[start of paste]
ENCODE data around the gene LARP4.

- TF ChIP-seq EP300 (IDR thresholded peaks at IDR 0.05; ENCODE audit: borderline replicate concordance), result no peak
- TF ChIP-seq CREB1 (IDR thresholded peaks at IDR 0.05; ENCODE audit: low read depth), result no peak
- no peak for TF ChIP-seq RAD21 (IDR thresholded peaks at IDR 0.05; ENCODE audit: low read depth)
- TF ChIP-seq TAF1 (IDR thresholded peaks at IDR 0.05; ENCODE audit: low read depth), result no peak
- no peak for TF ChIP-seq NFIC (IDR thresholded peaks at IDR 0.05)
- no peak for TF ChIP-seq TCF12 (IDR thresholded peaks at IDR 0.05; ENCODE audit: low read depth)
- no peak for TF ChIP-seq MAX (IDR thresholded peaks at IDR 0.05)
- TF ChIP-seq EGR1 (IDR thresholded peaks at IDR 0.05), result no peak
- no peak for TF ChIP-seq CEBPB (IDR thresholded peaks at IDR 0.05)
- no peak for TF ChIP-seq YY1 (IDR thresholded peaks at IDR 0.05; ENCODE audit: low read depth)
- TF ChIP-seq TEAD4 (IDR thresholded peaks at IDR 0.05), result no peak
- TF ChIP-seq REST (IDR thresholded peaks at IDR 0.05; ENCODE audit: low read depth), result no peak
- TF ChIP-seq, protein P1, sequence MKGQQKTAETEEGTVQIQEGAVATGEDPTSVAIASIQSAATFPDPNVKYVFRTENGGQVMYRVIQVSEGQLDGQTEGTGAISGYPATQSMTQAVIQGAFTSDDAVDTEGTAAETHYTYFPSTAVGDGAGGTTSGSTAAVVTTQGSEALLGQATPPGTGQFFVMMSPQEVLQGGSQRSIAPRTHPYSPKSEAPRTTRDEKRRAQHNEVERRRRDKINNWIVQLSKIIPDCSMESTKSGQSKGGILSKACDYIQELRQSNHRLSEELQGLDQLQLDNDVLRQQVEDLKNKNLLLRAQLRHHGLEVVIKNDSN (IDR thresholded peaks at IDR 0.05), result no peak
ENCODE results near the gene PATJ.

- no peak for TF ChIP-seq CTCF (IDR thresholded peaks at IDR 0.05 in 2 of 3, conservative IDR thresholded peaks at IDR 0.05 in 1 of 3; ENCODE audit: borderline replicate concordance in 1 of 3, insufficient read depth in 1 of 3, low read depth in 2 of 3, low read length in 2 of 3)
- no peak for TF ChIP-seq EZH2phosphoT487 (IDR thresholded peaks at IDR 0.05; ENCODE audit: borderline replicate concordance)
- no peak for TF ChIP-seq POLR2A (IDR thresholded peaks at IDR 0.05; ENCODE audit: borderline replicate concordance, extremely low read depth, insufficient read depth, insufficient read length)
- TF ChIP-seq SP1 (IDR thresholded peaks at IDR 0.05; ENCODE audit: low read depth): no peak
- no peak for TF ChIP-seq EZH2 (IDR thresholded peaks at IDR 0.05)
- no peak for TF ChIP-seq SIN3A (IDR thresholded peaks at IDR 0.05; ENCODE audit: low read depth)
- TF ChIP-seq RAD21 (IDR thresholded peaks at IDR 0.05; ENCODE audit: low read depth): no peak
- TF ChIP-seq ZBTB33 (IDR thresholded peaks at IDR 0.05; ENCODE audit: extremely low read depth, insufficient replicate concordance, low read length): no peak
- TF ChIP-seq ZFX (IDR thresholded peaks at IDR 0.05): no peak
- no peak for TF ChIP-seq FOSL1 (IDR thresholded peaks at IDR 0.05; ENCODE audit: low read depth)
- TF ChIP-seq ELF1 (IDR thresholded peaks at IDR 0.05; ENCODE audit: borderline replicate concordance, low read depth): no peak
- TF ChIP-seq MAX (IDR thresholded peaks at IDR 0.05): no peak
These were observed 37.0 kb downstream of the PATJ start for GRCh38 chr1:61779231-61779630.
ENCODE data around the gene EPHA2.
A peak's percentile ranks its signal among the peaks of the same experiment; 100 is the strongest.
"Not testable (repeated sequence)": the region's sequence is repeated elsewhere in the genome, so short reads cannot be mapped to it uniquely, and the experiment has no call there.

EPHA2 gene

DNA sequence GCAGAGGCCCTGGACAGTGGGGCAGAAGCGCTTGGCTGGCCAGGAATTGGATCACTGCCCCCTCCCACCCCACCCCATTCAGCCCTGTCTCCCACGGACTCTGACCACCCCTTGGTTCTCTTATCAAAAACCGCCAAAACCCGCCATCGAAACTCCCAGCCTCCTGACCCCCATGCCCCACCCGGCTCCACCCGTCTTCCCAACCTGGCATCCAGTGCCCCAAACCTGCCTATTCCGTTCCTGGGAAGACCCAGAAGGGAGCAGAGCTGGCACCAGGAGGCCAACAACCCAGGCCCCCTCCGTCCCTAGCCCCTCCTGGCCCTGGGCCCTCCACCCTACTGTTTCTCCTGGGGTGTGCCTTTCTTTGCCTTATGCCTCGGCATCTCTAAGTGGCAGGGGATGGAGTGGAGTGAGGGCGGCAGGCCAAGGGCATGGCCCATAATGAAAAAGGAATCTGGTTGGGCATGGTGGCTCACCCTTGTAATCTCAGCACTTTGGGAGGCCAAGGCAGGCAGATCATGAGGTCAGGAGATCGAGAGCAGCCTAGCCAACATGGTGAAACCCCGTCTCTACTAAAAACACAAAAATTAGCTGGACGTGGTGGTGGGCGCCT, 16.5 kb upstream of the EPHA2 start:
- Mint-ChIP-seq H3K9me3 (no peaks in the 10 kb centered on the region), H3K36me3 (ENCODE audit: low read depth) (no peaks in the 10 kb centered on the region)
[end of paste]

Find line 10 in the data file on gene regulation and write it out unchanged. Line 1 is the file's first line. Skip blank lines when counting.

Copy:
- no peak for TF ChIP-seq CEBPB (IDR thresholded peaks at IDR 0.05)